Gastroscopy or upper gastrointestinal endoscopy is a procedure to visualise the inside of the oesophagus, stomach and duodenum (first part of the small intestine). It involves the use of a thin flexible tube called an endoscope that is inserted through the mouth to reach the intestines. The endoscope contains a camera and light source to provide a clear magnified view of these structures. Instruments may be inserted through the endoscope to carry out certain procedures.



Advanced endoscopy is used to diagnose and treat certain conditions of the gastrointestinal tract that may not be identified or treated using routine endoscopy.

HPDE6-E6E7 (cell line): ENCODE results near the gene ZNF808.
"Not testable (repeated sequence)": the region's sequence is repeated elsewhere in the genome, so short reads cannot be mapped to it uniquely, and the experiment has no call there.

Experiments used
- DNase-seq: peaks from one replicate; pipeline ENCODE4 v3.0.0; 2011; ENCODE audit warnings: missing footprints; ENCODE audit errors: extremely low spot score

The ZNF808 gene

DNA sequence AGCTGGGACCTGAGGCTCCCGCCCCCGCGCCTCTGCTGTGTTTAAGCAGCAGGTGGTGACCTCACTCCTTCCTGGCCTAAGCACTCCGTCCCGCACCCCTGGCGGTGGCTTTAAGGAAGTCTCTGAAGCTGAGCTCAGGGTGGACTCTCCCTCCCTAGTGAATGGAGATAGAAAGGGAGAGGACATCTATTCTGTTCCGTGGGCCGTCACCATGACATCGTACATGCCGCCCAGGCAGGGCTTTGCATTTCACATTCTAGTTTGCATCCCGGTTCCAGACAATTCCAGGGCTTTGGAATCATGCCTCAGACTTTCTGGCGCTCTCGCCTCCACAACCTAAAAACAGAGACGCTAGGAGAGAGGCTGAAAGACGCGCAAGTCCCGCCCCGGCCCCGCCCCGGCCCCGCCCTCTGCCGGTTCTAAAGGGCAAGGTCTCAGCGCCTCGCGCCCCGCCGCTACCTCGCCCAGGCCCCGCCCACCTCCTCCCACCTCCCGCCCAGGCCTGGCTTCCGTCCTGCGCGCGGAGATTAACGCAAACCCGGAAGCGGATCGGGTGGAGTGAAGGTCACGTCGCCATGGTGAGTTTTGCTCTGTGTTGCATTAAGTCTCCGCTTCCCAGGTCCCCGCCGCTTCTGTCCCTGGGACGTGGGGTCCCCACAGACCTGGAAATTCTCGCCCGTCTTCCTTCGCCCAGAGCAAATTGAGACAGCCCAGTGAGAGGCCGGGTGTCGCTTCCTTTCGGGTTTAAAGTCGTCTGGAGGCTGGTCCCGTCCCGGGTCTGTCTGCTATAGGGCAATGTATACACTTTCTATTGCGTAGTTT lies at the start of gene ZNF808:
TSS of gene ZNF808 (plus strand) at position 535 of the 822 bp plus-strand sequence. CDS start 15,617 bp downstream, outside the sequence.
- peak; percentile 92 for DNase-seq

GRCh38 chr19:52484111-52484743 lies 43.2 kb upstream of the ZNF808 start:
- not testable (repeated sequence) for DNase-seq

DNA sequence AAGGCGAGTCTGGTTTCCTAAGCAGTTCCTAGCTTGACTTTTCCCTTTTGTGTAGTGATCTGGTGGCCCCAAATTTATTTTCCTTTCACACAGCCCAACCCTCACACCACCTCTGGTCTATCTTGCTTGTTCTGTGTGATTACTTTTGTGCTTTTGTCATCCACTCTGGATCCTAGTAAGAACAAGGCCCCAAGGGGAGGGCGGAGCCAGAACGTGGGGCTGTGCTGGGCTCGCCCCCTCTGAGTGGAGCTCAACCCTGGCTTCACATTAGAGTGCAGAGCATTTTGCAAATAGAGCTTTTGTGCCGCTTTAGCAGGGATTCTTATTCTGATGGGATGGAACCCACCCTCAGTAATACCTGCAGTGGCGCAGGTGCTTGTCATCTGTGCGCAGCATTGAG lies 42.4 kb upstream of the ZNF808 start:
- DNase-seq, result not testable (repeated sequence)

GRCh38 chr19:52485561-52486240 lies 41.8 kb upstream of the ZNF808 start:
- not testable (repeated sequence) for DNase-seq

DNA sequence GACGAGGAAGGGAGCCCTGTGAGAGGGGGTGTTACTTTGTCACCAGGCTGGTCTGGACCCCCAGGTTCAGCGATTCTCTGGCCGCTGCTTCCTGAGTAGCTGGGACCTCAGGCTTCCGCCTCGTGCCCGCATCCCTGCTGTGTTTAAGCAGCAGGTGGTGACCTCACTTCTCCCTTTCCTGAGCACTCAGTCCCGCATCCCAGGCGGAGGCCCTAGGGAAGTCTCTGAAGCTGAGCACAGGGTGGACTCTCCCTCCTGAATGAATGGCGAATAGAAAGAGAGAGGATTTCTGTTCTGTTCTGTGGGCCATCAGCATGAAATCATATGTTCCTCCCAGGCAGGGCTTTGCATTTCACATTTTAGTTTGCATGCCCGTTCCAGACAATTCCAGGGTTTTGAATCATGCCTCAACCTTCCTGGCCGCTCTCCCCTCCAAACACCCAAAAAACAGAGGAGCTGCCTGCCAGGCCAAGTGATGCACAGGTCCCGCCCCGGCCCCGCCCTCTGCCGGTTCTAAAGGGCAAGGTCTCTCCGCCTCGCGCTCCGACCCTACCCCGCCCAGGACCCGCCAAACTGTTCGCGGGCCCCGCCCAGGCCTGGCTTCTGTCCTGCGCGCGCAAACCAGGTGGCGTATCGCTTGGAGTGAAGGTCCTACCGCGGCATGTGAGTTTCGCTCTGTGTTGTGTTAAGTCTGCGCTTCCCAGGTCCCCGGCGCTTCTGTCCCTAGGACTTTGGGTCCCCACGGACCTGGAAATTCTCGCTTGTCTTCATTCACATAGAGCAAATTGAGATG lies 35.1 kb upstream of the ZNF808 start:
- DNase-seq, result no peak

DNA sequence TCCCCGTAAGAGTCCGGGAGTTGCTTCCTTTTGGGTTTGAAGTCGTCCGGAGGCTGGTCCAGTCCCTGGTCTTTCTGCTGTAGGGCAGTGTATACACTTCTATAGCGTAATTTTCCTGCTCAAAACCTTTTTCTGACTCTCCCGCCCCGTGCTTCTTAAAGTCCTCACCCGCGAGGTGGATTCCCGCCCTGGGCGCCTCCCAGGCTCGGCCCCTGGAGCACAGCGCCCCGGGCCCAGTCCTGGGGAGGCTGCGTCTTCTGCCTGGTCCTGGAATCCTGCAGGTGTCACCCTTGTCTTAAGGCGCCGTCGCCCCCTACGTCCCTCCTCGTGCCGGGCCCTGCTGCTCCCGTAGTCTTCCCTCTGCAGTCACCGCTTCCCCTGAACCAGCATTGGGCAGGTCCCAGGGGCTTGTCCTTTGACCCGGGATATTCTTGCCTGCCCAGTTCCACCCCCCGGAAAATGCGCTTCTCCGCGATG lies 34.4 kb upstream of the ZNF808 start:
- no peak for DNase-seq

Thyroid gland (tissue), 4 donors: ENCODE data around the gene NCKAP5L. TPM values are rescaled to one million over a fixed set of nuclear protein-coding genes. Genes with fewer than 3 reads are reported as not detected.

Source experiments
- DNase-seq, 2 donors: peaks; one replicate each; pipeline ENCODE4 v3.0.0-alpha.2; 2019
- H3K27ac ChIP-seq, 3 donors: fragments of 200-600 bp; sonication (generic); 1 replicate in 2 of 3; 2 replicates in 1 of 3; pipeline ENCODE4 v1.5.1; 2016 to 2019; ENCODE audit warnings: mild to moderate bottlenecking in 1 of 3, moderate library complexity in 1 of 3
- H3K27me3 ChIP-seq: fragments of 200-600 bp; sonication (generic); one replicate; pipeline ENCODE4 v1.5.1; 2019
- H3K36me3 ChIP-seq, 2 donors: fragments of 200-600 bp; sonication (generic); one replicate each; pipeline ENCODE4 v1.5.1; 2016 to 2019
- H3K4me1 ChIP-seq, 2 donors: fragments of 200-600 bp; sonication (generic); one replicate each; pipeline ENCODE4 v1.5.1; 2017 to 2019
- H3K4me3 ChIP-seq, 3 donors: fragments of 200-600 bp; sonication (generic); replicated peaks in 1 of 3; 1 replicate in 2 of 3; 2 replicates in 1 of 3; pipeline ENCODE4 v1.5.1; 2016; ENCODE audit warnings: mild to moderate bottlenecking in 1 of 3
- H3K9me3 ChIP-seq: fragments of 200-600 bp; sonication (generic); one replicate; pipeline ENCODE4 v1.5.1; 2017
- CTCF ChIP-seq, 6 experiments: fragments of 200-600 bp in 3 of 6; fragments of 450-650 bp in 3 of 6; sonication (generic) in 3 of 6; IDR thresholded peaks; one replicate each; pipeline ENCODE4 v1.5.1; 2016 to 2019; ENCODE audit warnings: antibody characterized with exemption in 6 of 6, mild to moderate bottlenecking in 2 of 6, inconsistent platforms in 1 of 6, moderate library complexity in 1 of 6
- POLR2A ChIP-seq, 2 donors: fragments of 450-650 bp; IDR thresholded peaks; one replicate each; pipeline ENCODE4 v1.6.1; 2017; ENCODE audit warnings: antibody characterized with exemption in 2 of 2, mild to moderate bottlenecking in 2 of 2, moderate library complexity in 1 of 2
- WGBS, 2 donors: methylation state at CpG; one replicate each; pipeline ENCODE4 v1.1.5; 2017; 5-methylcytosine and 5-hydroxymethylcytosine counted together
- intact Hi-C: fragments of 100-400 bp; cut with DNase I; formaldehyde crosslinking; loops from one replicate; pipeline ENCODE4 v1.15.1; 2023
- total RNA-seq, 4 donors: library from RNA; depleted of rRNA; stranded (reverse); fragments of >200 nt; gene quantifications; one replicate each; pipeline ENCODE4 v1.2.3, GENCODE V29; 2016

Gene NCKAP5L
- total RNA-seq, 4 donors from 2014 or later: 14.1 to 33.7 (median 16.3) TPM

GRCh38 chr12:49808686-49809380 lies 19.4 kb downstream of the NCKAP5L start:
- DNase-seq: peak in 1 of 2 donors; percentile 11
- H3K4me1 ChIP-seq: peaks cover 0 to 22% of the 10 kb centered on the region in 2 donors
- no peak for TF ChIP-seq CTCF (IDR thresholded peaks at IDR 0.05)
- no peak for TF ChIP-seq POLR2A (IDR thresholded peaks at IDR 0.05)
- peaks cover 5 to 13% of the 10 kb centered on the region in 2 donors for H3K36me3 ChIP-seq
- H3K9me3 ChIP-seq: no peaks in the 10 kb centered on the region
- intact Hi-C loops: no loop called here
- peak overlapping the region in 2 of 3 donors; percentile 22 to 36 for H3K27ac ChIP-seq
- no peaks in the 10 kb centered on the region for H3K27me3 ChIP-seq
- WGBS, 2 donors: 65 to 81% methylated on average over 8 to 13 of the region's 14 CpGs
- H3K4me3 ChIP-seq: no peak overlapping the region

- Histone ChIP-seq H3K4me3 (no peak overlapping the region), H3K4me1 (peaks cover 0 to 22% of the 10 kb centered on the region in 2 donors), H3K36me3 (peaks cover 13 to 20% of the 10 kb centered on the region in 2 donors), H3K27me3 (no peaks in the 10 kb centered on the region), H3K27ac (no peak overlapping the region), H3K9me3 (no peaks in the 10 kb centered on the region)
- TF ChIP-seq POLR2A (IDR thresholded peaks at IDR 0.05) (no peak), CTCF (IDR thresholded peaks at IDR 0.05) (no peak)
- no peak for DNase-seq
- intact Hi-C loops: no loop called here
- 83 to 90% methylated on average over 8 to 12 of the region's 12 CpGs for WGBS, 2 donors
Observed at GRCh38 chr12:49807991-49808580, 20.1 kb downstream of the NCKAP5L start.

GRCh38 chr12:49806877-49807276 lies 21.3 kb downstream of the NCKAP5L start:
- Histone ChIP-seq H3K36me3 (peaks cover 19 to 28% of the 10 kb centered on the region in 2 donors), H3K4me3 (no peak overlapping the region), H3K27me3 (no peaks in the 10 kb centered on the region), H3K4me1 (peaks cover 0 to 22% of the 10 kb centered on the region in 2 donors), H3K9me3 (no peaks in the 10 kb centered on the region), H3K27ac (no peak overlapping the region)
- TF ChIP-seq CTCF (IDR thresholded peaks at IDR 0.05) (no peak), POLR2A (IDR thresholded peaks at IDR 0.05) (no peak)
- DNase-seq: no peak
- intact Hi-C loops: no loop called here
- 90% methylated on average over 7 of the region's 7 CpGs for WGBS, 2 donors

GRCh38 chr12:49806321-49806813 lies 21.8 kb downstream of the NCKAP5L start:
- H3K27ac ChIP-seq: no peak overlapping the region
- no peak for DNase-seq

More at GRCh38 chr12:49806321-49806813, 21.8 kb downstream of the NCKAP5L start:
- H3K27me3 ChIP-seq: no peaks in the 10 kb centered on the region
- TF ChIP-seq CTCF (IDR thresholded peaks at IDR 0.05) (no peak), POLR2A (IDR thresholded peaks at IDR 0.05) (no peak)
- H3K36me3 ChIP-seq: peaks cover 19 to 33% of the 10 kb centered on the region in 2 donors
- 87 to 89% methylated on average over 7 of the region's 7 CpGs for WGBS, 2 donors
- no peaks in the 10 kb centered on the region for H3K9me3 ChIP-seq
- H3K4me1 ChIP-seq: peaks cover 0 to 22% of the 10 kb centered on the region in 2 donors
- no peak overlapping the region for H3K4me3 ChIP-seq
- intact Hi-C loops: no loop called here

A colonoscopy is a procedure to examine the colon or large intestine using a long narrow tube called a colonoscope which contains a tiny camera and a light source. Clear, magnified images of the colon are displayed on a monitor for careful examination.



Laparoscopy is a procedure that enables your surgeon to look inside the abdominal cavity and pelvis to diagnose and treat a variety of abnormal conditions. A laparoscope is a long, narrow telescope with a light source and video camera at the end. The scope is passed through a tiny incision into the abdomen where images from the camera are projected onto a large monitor for the surgeon to view the abdominal cavity.